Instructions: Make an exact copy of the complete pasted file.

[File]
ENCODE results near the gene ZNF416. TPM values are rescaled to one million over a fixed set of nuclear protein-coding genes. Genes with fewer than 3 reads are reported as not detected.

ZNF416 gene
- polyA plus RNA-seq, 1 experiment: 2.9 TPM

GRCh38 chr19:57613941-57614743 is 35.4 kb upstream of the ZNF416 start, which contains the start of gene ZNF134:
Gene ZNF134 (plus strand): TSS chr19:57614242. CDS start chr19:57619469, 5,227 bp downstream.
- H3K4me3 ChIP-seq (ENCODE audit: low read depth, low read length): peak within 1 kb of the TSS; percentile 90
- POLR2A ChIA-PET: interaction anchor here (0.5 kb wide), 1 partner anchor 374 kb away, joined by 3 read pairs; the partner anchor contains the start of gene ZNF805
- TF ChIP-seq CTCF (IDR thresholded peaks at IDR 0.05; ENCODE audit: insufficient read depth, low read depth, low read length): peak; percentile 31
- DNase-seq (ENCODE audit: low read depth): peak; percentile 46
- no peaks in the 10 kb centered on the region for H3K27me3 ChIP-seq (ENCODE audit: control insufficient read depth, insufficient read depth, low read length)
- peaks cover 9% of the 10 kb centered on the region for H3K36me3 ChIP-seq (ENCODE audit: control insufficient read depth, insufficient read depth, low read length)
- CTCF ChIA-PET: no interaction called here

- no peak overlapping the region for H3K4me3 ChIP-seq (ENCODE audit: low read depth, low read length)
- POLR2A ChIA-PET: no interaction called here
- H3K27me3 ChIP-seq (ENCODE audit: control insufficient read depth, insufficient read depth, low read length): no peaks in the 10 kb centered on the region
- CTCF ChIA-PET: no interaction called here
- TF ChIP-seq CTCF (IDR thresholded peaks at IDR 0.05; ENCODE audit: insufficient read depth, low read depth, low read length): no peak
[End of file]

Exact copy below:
ENCODE results near the gene ZNF416. TPM values are rescaled to one million over a fixed set of nuclear protein-coding genes. Genes with fewer than 3 reads are reported as not detected.

ZNF416 gene
- polyA plus RNA-seq, 1 experiment: 2.9 TPM

GRCh38 chr19:57613941-57614743 is 35.4 kb upstream of the ZNF416 start, which contains the start of gene ZNF134:
Gene ZNF134 (plus strand): TSS chr19:57614242. CDS start chr19:57619469, 5,227 bp downstream.
- H3K4me3 ChIP-seq (ENCODE audit: low read depth, low read length): peak within 1 kb of the TSS; percentile 90
- POLR2A ChIA-PET: interaction anchor here (0.5 kb wide), 1 partner anchor 374 kb away, joined by 3 read pairs; the partner anchor contains the start of gene ZNF805
- TF ChIP-seq CTCF (IDR thresholded peaks at IDR 0.05; ENCODE audit: insufficient read depth, low read depth, low read length): peak; percentile 31
- DNase-seq (ENCODE audit: low read depth): peak; percentile 46
- no peaks in the 10 kb centered on the region for H3K27me3 ChIP-seq (ENCODE audit: control insufficient read depth, insufficient read depth, low read length)
- peaks cover 9% of the 10 kb centered on the region for H3K36me3 ChIP-seq (ENCODE audit: control insufficient read depth, insufficient read depth, low read length)
- CTCF ChIA-PET: no interaction called here

- no peak overlapping the region for H3K4me3 ChIP-seq (ENCODE audit: low read depth, low read length)
- POLR2A ChIA-PET: no interaction called here
- H3K27me3 ChIP-seq (ENCODE audit: control insufficient read depth, insufficient read depth, low read length): no peaks in the 10 kb centered on the region
- CTCF ChIA-PET: no interaction called here
- TF ChIP-seq CTCF (IDR thresholded peaks at IDR 0.05; ENCODE audit: insufficient read depth, low read depth, low read length): no peak